We’re thrilled to share that our plumbing graduates are involved in installing running water to 55 households in Yansing Village and 32 households in Chokot. By February 2022, 12 graduates had installed and fitted the main underground pipeline to one of the villages. Two entire water reservoirs had also been built nearly to completion.

Until this time, Yansing Village in Bhanu Municipality only contained 7 taps total, which had been connected to a small natural spring at the top of a nearby hill (rather than to larger-scale infrastructure, as the new ones are). Individuals—most of whom live about 15 minutes from the nearest tap on foot—fetched water from these public taps on a rotating basis. Since it is so difficult to bring this water home, most families reserved it mostly for cooking and drinking purposes only, with hygiene being neglected.

The arrival of plumbers in this region is having a near-immediate, widespread public health impact. With tap water available in each household, families will be better able to maintain far better personal hygiene. This will help slow the spread of disease and increase their available time and energy for other tasks.

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Manisha Gurung and Hema Gurung recently graduated from OVS’s program and have leapt into business. They are showing girls in their village that women can do the same work men can do. Here, they are installing an overhead tank to allow gravity to provide water pressure for the plumbing below.

Individual Impact

Upendra G.

Upendra is a village social worker in Bhanu Municipality. He was enthusiastically involved in bringing the NYF training to the area. During the training period, he provided snacks for the trainees.

Upendra was one of the first people to hire the training graduates. He asked four of them to construct a full bathroom at his home. This included a sink, a toilet, a shower, drainage, and tiles, plus a tap for washing muddy feet.

Upendra’s bathroom is in a standalone building near his fields and is attached to a 1,000-liter water tank. His is now one of the best restrooms in the entire village. Soon after construction was completed, Upendra invited the local mayor to view this restroom.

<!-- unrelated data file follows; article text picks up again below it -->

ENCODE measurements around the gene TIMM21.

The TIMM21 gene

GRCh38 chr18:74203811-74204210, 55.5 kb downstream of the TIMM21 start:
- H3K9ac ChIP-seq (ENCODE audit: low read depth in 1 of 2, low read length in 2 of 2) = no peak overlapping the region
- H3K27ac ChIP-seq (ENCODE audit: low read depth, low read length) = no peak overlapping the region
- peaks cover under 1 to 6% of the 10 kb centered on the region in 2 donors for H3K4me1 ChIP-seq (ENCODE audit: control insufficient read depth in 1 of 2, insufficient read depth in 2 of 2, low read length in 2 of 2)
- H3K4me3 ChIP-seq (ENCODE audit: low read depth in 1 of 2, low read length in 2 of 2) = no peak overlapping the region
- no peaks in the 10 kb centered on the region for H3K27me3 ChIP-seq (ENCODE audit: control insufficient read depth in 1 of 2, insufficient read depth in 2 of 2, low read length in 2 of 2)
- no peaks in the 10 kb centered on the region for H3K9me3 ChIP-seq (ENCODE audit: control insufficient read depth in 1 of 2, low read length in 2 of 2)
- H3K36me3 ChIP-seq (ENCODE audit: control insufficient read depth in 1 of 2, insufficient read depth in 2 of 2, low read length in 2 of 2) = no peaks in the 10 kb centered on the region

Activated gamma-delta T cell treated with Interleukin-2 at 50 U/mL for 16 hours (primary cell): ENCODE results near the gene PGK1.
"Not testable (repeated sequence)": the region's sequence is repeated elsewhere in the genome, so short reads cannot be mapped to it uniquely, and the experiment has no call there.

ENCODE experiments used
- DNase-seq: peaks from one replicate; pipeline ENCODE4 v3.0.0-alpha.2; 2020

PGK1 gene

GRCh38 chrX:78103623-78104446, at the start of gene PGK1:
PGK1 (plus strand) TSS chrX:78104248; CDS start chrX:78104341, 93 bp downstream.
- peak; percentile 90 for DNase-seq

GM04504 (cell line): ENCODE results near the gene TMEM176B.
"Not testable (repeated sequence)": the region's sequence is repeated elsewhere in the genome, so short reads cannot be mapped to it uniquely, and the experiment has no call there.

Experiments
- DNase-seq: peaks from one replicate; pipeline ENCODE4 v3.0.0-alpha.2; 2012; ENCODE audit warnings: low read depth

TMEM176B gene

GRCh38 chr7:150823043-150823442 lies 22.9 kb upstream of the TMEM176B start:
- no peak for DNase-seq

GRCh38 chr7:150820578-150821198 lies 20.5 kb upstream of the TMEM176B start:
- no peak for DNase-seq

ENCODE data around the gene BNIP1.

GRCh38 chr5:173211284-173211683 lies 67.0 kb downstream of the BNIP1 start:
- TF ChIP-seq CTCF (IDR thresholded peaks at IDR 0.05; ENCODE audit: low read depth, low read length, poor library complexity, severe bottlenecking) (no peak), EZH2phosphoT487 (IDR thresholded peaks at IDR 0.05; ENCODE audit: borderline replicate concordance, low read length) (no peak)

“The mayor was surprised to see such a good toilet in the village,” Upendra said happily. “I shared how thorough and excellent the NYF training is, and how it has helped transform the youth with strong skills. NYF’s training has really been transformative for the entire village.”

Girija G.

Girija is a young NYF plumbing course graduate from Vanu Municipality. He lives with his family of lifelong subsistence farmers. When he married last year, he started searching for an additional livelihood to ensure the growing family could improve their self-sufficiency. He worried he might have to leave the village, or even the country, to find work.

Following the NYF plumbing course, Girija has good-paying work here in his own village and in villages nearby. This means that his family has the benefit of both his income and his presence. He is currently balancing plumbing work with farming to maximize the effectiveness on his family’s farm. This is an enormous gift to his parents, who are aging, and to his wife and their future children. Even working part-time, Girija is bringing in about 20,000 Nepalese rupees per month ($172), which is over 50% more than minimum wage for a full-time job in Nepal.

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Girija (and fellow graduate Somil) installs PVC piping in the walls of Upendra’s new standalone bathroom.

Girija’s parents are bursting with pride at their son’s accomplishments. He has become a huge credit to the village and is providing for the family in ways they only dreamed possible—everything a parent in Nepal dreams of. Meanwhile, Girija’s wife is happy about the family’s increased stability, even in this time of uncertainty with the COVID pandemic.

With this money, Girija and his family are excited about future possibilities. A potential full bathroom of their own, for example, which would immediately improve their family’s health. They may use some funds to purchase meat, dairy, or other staples to supplement their home-grown diets. They may upgrade some farming equipment, invest in other housing upgrades, or begin saving for schooling for their future children. This vocational education course has opened future possibilities for them all.


From all of us at NYF, thank you and dhanyabad!

The continuing economic impacts of this pandemic in Nepal cannot be overstated. Now more than ever, the youth of Nepal need viable job readiness training and career investment to allow the country to recover. Your loving support makes such a difference for these young adults and their communities!